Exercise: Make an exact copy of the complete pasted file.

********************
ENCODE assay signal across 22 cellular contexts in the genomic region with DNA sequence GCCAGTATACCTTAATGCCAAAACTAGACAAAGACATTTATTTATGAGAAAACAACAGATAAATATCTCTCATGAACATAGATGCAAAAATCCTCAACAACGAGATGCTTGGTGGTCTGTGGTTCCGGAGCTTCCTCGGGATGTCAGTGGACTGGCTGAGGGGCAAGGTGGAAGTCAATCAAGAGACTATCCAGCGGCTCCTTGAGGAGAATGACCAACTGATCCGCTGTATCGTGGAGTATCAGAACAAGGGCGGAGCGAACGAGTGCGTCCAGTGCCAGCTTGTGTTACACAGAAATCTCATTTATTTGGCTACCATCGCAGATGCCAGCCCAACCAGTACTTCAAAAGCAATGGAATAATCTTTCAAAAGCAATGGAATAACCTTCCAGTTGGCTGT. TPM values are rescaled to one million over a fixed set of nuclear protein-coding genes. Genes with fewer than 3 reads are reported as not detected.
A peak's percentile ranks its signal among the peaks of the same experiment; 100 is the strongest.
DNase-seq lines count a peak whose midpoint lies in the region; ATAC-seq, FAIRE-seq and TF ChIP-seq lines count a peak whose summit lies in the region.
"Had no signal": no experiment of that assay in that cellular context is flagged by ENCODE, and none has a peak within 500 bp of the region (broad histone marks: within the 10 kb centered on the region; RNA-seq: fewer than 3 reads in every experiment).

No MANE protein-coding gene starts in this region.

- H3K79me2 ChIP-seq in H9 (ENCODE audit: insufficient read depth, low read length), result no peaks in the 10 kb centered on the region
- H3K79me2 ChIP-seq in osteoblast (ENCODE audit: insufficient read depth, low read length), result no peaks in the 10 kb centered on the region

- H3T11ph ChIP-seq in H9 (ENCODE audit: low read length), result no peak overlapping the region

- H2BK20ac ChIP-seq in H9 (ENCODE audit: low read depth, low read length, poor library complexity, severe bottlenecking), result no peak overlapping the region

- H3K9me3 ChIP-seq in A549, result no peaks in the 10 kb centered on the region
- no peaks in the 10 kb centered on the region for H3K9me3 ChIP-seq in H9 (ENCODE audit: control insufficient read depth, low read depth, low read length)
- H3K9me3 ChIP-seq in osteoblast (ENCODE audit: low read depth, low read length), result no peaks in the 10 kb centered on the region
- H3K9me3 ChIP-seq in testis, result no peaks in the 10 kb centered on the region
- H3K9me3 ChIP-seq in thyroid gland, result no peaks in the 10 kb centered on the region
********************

ENCODE assay signal across 22 cellular contexts in the genomic region with DNA sequence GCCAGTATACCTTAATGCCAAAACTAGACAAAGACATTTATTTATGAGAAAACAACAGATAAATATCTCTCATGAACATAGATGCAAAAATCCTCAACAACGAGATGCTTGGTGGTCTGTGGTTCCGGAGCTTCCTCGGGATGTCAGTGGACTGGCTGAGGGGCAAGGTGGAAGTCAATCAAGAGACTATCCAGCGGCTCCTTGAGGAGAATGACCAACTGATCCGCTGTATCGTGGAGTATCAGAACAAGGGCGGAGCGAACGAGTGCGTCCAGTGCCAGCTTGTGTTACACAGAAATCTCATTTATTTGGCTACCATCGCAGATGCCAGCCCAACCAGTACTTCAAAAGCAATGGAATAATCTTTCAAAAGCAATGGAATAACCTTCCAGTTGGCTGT. TPM values are rescaled to one million over a fixed set of nuclear protein-coding genes. Genes with fewer than 3 reads are reported as not detected.
A peak's percentile ranks its signal among the peaks of the same experiment; 100 is the strongest.
DNase-seq lines count a peak whose midpoint lies in the region; ATAC-seq, FAIRE-seq and TF ChIP-seq lines count a peak whose summit lies in the region.
"Had no signal": no experiment of that assay in that cellular context is flagged by ENCODE, and none has a peak within 500 bp of the region (broad histone marks: within the 10 kb centered on the region; RNA-seq: fewer than 3 reads in every experiment).

No MANE protein-coding gene starts in this region.

- H3K79me2 ChIP-seq in H9 (ENCODE audit: insufficient read depth, low read length), result no peaks in the 10 kb centered on the region
- H3K79me2 ChIP-seq in osteoblast (ENCODE audit: insufficient read depth, low read length), result no peaks in the 10 kb centered on the region

- H3T11ph ChIP-seq in H9 (ENCODE audit: low read length), result no peak overlapping the region

- H2BK20ac ChIP-seq in H9 (ENCODE audit: low read depth, low read length, poor library complexity, severe bottlenecking), result no peak overlapping the region

- H3K9me3 ChIP-seq in A549, result no peaks in the 10 kb centered on the region
- no peaks in the 10 kb centered on the region for H3K9me3 ChIP-seq in H9 (ENCODE audit: control insufficient read depth, low read depth, low read length)
- H3K9me3 ChIP-seq in osteoblast (ENCODE audit: low read depth, low read length), result no peaks in the 10 kb centered on the region
- H3K9me3 ChIP-seq in testis, result no peaks in the 10 kb centered on the region
- H3K9me3 ChIP-seq in thyroid gland, result no peaks in the 10 kb centered on the region